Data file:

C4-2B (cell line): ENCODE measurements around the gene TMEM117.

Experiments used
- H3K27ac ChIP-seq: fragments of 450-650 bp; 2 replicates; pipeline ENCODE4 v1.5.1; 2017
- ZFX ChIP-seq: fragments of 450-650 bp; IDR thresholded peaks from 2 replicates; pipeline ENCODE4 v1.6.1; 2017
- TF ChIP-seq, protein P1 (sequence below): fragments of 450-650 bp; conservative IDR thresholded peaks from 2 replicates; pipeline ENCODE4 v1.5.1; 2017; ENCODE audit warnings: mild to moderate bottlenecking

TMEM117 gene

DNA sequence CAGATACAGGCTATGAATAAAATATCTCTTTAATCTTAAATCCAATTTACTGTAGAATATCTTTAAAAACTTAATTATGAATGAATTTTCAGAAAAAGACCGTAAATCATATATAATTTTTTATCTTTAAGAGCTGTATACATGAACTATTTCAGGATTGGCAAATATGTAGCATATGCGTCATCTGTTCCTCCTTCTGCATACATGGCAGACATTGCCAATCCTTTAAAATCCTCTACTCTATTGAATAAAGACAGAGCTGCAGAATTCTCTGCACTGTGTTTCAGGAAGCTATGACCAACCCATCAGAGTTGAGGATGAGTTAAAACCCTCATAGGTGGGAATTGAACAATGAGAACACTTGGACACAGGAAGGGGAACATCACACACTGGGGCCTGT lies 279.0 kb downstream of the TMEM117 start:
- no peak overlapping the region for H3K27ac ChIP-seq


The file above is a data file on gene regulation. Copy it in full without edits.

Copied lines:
C4-2B (cell line): ENCODE measurements around the gene TMEM117.

Experiments used
- H3K27ac ChIP-seq: fragments of 450-650 bp; 2 replicates; pipeline ENCODE4 v1.5.1; 2017
- ZFX ChIP-seq: fragments of 450-650 bp; IDR thresholded peaks from 2 replicates; pipeline ENCODE4 v1.6.1; 2017
- TF ChIP-seq, protein P1 (sequence below): fragments of 450-650 bp; conservative IDR thresholded peaks from 2 replicates; pipeline ENCODE4 v1.5.1; 2017; ENCODE audit warnings: mild to moderate bottlenecking

TMEM117 gene

DNA sequence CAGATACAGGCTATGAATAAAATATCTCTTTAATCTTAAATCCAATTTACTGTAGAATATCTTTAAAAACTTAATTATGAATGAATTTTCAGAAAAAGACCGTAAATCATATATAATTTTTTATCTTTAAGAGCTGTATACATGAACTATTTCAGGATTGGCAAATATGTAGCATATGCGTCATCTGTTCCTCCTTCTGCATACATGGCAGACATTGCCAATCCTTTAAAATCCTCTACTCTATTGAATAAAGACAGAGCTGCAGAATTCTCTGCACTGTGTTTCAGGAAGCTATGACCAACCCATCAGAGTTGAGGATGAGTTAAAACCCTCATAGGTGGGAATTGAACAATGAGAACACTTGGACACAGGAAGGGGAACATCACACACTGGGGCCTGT lies 279.0 kb downstream of the TMEM117 start:
- no peak overlapping the region for H3K27ac ChIP-seq